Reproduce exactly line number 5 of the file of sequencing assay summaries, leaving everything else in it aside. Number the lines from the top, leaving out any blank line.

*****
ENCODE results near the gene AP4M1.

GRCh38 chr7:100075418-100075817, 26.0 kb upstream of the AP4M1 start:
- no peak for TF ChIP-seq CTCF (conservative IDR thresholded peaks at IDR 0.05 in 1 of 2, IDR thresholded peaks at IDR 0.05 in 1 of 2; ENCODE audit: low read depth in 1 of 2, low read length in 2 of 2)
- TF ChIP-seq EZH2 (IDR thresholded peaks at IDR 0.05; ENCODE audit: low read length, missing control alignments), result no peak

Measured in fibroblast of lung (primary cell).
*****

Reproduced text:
Measured in fibroblast of lung (primary cell).